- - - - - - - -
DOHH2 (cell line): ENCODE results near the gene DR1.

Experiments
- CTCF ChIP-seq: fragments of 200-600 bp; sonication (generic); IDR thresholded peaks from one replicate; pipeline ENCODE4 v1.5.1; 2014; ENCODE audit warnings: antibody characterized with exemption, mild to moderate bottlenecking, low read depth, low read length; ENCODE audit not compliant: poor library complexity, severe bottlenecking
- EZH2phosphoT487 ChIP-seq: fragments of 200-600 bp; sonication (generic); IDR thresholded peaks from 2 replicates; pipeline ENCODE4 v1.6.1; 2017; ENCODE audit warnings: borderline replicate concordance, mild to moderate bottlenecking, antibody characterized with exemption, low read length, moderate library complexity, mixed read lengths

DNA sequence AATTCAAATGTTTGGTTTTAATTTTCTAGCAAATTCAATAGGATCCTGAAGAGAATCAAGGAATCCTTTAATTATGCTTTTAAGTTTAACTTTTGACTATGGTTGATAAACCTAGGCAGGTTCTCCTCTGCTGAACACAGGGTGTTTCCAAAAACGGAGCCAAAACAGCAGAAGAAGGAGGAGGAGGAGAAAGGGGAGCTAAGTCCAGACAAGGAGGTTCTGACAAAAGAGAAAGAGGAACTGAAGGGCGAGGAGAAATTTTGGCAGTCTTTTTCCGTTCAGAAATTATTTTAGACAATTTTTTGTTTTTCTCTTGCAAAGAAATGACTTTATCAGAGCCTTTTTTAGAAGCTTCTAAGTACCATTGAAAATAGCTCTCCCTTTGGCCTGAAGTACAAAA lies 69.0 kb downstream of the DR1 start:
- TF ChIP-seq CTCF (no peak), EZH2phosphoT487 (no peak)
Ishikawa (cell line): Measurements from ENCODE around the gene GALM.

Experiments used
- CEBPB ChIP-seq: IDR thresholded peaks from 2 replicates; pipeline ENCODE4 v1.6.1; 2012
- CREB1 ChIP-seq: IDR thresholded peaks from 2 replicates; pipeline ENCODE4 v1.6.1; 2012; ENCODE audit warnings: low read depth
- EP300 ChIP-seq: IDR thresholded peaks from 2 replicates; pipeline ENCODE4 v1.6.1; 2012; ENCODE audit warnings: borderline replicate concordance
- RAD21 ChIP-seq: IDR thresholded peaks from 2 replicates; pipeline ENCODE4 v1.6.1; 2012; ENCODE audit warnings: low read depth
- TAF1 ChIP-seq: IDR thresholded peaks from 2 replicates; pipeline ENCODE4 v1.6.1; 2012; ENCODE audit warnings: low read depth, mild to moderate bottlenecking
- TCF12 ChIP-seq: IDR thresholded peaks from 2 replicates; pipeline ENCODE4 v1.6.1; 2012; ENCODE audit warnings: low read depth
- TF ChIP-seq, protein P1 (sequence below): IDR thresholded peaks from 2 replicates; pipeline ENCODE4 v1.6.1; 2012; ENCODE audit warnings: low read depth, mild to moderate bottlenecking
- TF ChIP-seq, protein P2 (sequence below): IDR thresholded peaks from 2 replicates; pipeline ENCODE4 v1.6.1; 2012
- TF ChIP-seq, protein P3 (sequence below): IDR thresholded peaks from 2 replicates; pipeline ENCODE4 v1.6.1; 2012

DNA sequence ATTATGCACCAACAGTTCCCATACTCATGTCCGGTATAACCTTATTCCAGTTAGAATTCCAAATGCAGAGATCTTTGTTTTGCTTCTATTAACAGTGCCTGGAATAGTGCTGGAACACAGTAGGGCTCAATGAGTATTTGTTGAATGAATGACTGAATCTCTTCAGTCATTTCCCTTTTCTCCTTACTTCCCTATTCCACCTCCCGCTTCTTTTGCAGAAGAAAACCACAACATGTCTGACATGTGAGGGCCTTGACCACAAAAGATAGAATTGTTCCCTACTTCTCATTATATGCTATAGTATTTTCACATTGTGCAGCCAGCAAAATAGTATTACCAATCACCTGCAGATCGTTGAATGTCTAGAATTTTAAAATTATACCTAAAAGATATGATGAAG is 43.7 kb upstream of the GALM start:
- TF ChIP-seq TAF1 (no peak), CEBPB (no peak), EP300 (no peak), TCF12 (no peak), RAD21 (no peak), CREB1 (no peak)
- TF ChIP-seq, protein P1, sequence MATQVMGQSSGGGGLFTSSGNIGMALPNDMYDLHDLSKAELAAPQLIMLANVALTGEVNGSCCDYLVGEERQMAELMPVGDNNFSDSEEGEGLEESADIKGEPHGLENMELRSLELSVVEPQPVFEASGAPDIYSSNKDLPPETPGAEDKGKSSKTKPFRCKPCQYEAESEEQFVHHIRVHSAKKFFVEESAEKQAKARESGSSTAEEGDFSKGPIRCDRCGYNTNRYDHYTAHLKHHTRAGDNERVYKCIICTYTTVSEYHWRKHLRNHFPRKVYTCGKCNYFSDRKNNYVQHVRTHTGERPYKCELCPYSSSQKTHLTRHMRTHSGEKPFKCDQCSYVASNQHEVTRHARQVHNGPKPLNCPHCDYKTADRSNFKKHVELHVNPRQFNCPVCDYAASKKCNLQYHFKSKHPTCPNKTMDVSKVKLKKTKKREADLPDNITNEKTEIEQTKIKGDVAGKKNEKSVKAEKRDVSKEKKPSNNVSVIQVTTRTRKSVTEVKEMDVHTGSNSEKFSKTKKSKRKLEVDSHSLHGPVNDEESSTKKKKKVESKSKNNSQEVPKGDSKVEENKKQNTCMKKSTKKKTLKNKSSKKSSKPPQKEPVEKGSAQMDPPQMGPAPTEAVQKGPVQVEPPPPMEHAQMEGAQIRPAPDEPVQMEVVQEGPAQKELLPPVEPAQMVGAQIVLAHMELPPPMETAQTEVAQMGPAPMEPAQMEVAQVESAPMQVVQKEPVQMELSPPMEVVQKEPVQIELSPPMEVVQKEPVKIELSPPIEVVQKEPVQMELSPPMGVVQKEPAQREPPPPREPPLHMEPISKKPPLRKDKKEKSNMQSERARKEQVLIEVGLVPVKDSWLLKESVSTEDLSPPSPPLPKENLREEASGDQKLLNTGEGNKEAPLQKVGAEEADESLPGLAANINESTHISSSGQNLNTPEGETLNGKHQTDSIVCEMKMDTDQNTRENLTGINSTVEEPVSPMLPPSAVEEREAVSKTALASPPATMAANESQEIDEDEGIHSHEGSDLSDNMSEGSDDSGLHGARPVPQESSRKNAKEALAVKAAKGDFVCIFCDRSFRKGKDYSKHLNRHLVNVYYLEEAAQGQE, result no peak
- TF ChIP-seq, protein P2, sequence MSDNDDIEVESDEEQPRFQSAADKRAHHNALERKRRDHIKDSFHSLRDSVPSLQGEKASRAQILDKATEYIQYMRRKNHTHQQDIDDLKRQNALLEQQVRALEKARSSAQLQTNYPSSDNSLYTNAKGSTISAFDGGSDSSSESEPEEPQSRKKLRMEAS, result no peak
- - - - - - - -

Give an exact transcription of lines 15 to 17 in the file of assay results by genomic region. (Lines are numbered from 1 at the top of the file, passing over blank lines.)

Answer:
- TF ChIP-seq, protein P1 (sequence below): IDR thresholded peaks from 2 replicates; pipeline ENCODE4 v1.6.1; 2012; ENCODE audit warnings: low read depth, mild to moderate bottlenecking
- TF ChIP-seq, protein P2 (sequence below): IDR thresholded peaks from 2 replicates; pipeline ENCODE4 v1.6.1; 2012
- TF ChIP-seq, protein P3 (sequence below): IDR thresholded peaks from 2 replicates; pipeline ENCODE4 v1.6.1; 2012